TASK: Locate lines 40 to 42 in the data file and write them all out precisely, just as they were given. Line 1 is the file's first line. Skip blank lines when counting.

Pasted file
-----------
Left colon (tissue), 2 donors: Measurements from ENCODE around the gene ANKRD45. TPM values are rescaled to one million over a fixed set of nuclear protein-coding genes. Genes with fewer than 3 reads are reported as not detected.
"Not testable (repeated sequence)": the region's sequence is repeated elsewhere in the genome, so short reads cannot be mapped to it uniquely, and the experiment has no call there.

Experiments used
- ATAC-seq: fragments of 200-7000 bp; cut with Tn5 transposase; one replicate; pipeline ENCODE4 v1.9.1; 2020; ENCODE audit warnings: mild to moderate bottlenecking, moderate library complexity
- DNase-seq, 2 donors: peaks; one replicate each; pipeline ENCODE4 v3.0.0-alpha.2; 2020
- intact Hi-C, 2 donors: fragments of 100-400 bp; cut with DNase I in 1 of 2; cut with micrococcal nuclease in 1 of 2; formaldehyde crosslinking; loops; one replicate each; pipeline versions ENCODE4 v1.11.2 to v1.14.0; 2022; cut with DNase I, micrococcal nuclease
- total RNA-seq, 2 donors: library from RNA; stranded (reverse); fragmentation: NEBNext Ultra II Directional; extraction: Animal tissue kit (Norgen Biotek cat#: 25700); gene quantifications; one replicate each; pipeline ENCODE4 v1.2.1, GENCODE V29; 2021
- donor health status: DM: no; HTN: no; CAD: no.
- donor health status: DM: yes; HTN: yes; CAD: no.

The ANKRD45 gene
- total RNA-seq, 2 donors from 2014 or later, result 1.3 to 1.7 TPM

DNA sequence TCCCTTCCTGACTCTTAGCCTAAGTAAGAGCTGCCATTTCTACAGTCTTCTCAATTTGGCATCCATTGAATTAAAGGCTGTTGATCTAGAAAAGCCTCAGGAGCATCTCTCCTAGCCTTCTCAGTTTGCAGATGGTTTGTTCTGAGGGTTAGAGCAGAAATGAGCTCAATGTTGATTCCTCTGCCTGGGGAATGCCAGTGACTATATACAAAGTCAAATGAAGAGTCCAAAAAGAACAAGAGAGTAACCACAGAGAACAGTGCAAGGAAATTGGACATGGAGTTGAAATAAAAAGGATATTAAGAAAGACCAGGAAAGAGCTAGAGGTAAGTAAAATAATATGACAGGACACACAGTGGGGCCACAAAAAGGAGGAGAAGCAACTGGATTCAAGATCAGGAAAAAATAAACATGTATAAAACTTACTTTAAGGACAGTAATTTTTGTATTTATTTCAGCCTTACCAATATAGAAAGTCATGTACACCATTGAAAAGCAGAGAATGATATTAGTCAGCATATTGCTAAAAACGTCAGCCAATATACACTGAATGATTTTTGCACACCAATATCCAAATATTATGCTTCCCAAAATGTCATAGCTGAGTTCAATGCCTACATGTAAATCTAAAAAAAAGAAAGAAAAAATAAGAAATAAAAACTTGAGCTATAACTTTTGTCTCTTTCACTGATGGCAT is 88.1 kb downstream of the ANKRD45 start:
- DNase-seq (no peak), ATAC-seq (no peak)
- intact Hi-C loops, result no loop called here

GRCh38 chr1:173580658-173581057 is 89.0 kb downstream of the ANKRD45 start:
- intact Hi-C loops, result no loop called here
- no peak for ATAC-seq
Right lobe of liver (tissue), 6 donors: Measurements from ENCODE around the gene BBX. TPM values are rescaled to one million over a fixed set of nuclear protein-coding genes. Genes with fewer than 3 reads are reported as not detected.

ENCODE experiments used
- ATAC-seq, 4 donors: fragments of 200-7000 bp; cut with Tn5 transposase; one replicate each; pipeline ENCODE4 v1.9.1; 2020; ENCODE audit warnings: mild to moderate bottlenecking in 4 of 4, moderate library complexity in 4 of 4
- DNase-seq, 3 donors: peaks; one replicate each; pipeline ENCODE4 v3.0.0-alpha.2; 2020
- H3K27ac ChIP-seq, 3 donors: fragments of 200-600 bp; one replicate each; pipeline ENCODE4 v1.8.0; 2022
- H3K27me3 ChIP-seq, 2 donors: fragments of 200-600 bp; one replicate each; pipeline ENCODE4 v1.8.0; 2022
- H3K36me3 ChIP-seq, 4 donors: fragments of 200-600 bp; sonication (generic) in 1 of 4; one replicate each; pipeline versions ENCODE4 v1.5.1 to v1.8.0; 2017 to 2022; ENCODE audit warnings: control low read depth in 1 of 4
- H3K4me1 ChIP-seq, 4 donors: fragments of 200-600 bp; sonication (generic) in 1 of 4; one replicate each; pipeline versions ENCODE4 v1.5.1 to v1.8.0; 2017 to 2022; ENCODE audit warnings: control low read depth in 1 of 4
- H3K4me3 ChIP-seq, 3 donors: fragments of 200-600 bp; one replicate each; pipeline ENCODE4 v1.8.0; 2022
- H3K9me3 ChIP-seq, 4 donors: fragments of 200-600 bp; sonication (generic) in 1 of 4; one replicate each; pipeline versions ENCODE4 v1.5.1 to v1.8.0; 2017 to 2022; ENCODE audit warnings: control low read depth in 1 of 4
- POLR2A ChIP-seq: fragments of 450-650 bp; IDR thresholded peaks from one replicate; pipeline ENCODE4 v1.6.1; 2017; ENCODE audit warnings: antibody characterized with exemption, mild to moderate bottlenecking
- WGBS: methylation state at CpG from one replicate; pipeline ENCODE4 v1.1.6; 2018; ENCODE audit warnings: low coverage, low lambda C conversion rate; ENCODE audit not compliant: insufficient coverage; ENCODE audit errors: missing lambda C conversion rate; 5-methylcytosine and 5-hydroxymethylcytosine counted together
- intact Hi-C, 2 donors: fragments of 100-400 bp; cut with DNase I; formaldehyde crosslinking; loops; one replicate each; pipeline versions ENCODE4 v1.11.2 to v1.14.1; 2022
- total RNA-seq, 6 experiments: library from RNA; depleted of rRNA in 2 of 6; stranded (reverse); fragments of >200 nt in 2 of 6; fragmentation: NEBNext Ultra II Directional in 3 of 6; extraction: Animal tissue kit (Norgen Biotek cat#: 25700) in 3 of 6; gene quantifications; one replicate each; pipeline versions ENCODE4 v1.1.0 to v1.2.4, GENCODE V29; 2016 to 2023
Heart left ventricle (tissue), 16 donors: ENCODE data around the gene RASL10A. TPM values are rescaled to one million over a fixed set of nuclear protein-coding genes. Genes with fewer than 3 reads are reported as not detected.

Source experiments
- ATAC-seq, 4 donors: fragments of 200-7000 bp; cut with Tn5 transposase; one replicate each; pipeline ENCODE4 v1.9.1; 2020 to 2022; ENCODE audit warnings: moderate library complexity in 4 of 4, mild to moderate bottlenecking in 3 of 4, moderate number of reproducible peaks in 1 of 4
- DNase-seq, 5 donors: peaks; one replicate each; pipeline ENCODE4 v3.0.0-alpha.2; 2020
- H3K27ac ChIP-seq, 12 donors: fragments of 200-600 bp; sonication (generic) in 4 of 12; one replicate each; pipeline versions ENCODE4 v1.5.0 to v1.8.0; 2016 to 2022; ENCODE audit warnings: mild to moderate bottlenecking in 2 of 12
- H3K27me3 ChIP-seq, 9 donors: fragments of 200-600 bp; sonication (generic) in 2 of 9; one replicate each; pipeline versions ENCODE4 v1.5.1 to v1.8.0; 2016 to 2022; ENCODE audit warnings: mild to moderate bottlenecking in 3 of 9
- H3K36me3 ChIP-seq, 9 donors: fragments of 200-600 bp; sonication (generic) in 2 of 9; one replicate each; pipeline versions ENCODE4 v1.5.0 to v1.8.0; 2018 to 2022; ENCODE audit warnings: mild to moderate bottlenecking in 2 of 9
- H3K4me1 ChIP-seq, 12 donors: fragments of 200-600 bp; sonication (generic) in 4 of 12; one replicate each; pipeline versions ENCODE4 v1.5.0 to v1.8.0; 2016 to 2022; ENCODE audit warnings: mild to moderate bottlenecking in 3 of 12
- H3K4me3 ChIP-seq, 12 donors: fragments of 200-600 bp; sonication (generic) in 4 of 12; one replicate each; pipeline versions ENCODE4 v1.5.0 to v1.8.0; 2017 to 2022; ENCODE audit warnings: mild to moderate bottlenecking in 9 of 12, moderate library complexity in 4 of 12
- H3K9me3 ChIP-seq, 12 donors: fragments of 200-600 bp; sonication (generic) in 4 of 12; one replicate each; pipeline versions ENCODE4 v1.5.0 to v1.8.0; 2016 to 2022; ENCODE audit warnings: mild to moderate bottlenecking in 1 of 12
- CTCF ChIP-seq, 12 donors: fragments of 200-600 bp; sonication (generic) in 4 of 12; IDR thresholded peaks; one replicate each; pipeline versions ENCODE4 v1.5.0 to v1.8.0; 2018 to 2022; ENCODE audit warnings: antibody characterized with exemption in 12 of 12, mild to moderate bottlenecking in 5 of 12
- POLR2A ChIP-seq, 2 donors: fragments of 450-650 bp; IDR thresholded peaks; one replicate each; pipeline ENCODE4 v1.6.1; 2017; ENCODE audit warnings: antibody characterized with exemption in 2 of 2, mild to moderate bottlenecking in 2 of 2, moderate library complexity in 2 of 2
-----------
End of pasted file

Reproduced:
- H3K4me3 ChIP-seq, 12 donors: fragments of 200-600 bp; sonication (generic) in 4 of 12; one replicate each; pipeline versions ENCODE4 v1.5.0 to v1.8.0; 2017 to 2022; ENCODE audit warnings: mild to moderate bottlenecking in 9 of 12, moderate library complexity in 4 of 12
- H3K9me3 ChIP-seq, 12 donors: fragments of 200-600 bp; sonication (generic) in 4 of 12; one replicate each; pipeline versions ENCODE4 v1.5.0 to v1.8.0; 2016 to 2022; ENCODE audit warnings: mild to moderate bottlenecking in 1 of 12
- CTCF ChIP-seq, 12 donors: fragments of 200-600 bp; sonication (generic) in 4 of 12; IDR thresholded peaks; one replicate each; pipeline versions ENCODE4 v1.5.0 to v1.8.0; 2018 to 2022; ENCODE audit warnings: antibody characterized with exemption in 12 of 12, mild to moderate bottlenecking in 5 of 12